Author: Adamson Rust

Supreme Court gives courtroom tweeting the green light

The Supreme Court has ruled that tweeting from the courtroom is to be allowed for legal teams and members of the public.

Lord Phillips, the President of the Supreme Court, said that the rise of new communications technology has given challenges for the courts, but that it also brings the benefits of instant updates to the outside world. He said that since most cases that reach the Supreme Court have already gone public by that time, there are little grounds to prohibit tweeting on the basis of confidentiality.

“This means that we can offer a green light to tweeting and other forms of communication, as long as this does not disrupt the smooth running of the court,” he added.

There are some exceptions to this ruling, however, where tighter reporting restrictions apply. For example, cases involving the welfare of a child and cases where publicity of the proceedings may prejudice the outcome of the trial will continue to prohibit tweeting and similar live updates from the courtroom. Such cases will have clearly marked notices on the doors stating the rules.

At the end of December the Lord Chief Justice of the UK made an interim guidance ruling that allowed tweeting in courtrooms, but it only applied to the media and was subject to prior permission being given by the judge in question.

Windows sends error reports to wrong companies

TechEye was tipped off to the fact that Windows may be sending information erroneously to Hewlett-Packard.

We received a message from an individual who said that his ATI display driver crashed and Windows 7 wanted to report the problem to HP, a company who had absolutely nothing to do with the problem.

“So my display driver crashed recently, and Windows 7 was kind enough to suggest that I send additional information to the manufacturer,” our source said. “The only problem? They wanted to send it to HP.”

He sent in a screenshot, which says: “Hewlett-Packard is interested in gathering additional feedback.”

windows

Intel tops list for green energy

Intel bought more green energy than any other company in 2010, according to the US Environmental Protection Agency (EPA).

The Green Power Partnership list revealed high ratings for many technology firms, with Intel taking the throne at top position. Cisco came in at number 11, Sony was at 27, Motorola at 30, Dell at 35 and Sprint Nextel at 45.

In the process Intel cut down on its CO2 emissions to such a large degree that they would have previously been the same as 218,000 US homes. The company’s green energy now accounts for 88 percent of its total energy.

Sony doubled its green power in 2010, while the entire amount of green power generated by the top 50 companies is 13.5 billion kWh, or the same amount of electricity that would be used by 1.1 million US homes.

The Green Power Partnership includes over 1,300 organisations committed to lowering their carbon footprint and protecting the environment.

The full list is as follows:

1. Intel Corporation

2. Kohl’s Department Stores

3. Whole Foods Market

4. Starbucks

5. Commonwealth of Pennsylvania

6. City of Houston, TX7. Johnson & Johnson

8. Staples9. City of Dallas, TX

10. HSBC North America

11. Cisco Systems, Inc.

12. Wal-Mart Stores, Inc. / California and Texas Facilities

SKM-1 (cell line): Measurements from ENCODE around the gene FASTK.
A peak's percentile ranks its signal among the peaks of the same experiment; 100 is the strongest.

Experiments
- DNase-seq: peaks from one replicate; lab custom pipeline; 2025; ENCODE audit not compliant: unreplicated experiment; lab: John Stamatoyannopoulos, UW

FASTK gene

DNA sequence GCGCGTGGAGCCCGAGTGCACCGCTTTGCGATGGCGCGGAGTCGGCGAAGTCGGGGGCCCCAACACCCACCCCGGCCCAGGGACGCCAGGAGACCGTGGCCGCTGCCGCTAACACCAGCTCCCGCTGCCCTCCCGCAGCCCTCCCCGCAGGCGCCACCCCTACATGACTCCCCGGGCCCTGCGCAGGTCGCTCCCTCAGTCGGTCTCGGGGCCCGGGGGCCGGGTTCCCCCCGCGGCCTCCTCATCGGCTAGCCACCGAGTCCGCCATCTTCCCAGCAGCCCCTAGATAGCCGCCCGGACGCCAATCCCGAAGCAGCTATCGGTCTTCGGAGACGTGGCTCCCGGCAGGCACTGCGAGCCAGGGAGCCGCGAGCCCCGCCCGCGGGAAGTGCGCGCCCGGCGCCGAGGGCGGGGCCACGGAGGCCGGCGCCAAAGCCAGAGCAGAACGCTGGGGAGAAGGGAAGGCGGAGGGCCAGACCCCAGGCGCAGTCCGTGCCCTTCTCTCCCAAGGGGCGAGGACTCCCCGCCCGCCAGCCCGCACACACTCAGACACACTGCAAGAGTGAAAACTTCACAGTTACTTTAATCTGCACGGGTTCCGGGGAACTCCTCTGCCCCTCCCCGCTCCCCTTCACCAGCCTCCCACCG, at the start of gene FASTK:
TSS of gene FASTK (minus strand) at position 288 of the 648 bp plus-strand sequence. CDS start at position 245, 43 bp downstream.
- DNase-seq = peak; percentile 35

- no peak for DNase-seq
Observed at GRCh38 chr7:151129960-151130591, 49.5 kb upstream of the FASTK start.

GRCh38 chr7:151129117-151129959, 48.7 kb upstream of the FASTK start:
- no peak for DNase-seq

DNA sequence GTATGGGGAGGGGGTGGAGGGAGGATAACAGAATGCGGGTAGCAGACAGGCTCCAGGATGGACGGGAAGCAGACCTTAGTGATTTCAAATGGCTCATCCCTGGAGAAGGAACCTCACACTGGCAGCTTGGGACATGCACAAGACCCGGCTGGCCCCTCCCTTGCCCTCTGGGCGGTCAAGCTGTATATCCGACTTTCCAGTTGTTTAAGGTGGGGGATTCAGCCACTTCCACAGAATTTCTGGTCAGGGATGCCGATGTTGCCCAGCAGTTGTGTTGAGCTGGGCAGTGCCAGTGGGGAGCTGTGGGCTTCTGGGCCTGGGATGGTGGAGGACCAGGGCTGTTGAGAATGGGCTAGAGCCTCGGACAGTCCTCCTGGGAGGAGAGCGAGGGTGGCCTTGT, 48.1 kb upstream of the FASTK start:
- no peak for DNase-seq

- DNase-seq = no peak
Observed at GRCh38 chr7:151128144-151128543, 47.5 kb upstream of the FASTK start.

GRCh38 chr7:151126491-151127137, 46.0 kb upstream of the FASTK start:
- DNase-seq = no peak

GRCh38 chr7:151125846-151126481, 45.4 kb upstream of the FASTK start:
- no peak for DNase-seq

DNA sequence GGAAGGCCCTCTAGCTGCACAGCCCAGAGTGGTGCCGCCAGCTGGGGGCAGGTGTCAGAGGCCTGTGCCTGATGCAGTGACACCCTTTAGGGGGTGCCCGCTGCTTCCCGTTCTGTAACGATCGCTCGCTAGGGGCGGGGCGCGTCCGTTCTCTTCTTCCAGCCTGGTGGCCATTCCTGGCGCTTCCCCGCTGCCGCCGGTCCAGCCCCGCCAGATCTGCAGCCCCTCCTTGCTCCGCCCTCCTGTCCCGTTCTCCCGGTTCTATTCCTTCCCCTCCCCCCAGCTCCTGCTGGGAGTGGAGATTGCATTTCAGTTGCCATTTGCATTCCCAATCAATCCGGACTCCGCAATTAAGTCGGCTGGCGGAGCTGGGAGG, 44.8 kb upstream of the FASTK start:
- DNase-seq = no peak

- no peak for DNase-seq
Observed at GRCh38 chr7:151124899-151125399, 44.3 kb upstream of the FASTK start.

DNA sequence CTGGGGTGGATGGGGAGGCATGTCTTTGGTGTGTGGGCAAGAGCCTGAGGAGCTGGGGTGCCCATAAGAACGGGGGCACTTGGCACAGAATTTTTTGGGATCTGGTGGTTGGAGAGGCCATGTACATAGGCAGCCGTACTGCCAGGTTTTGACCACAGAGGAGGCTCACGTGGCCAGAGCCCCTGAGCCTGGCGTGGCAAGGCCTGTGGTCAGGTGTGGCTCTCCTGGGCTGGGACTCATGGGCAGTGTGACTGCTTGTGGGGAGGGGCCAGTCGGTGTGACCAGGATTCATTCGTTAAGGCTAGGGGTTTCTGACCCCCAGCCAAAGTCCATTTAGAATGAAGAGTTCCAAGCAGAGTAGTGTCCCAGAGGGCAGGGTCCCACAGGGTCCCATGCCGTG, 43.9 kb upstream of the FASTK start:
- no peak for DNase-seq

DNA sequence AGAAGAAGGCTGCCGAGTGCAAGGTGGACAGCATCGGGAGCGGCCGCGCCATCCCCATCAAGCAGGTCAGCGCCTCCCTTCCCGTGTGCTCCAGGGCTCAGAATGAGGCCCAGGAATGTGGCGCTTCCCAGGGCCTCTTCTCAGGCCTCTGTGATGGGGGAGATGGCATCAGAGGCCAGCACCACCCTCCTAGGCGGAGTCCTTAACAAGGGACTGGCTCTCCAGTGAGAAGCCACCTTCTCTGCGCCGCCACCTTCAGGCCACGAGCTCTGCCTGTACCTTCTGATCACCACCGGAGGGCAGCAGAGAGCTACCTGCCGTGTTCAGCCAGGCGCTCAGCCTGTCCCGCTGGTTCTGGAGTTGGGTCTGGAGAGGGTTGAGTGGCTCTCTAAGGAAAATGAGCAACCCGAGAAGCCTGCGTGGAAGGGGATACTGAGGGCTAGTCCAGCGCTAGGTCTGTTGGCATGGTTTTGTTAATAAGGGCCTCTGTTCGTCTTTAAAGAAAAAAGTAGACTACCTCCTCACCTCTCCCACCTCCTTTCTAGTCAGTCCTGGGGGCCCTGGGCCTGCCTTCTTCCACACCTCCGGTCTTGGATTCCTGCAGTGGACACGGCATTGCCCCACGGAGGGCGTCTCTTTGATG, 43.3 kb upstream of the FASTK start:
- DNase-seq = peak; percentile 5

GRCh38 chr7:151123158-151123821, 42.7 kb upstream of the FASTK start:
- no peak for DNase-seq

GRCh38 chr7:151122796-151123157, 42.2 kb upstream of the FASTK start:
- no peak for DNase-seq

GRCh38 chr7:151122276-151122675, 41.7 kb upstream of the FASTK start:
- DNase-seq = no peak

13. U.S. Environmental Protection Agency

14. District of Columbia

15. U.S. Air Force

16. TD Bank, N.A.

17. BNY Mellon

18. City of Chicago, IL

19. University of Pennsylvania

20. BD

21. U.S. Department of Energy

22. Kimberly-Clark Corporation

23. State of Illinois

24. Deutsche Bank

25. Pearson, Inc.26. U.S. Department of Veterans Affairs

27. Sony Corporation of America

28. Bloomberg LP

29. Montgomery County Clean Energy Buyers Group

30. Motorola, Inc.

31. Best Buy

32. Suffolk County, NY

33. Mohawk Fine Papers Inc.

34. The World Bank Group

35. Dell Inc.

36. Lowe’s

37. Chicago Public Schools

38. State of Connecticut

39. Hilton Worldwide

40. The Dannon Company, Inc.

41. Lockheed Martin Corporation

42. Safeway Inc.

43. State of Wisconsin

44. Harris Bank

45. Sprint Nextel

46. Carnegie Mellon University

47. ING

48. Drexel University

49. Pennsylvania State University

50. Port of Portland

Alienware has a laptop, Palit GTX 560 Ti is almost incomprehensible and Sandy Bridge overclocked

QNAP has released the TS-x12 lineup of affordable high performance Turbo NAS servers, according to HardwareBistro. They feature a 1.2GHz Marvell processor, 256MB of DDR2 RAM, and up to 8TB of networked storage. They also support external media players, including the PlayStation 3 and Xbox 360, and content can be streamed via Wi-Fi or 3G.

HardwareHeaven reviewed the Alienware M17x R3 gaming laptop, which earned a rating of 9 out of 10.  It was praised for its high quality screen and speakers, great performance, and excellent build quality. Its Sandy Bridge processor can mean delays, however, since a recently discovered defect requires Intel to recall all affected products. Its $1,499 price tag was seen as reasonable, but the SSD option was considered overpriced. The basic model with a few custom upgrades at home was suggested as a much cheaper alternative.

The Palit GeForce GTX 560 Ti Sonic graphics card was tested by TweakTown, which tried out two of them in SLI. They faired well in terms of performance, with good overclocking straight out of the box and solid SLI performance, while cooling and value for money also earned it some brownie points. It lost some marks for its basic packaging, but came with with an Editor’s Choice award and a rating of 93 percent.

HotHardware brings news of the HighPoint RocketHybrid HBA solid state drives. They tout extremely high speeds thanks to PCIe SATA 6Gb/s, while Marvell’s HyperDuo technology is included, which can boost the device’s performance by 80 percent. Two models are available at launch, the RocketHybrid 1220 and RocketHybrid 1222, with the former providing two internal SATA ports and the later providing two eSATA ports.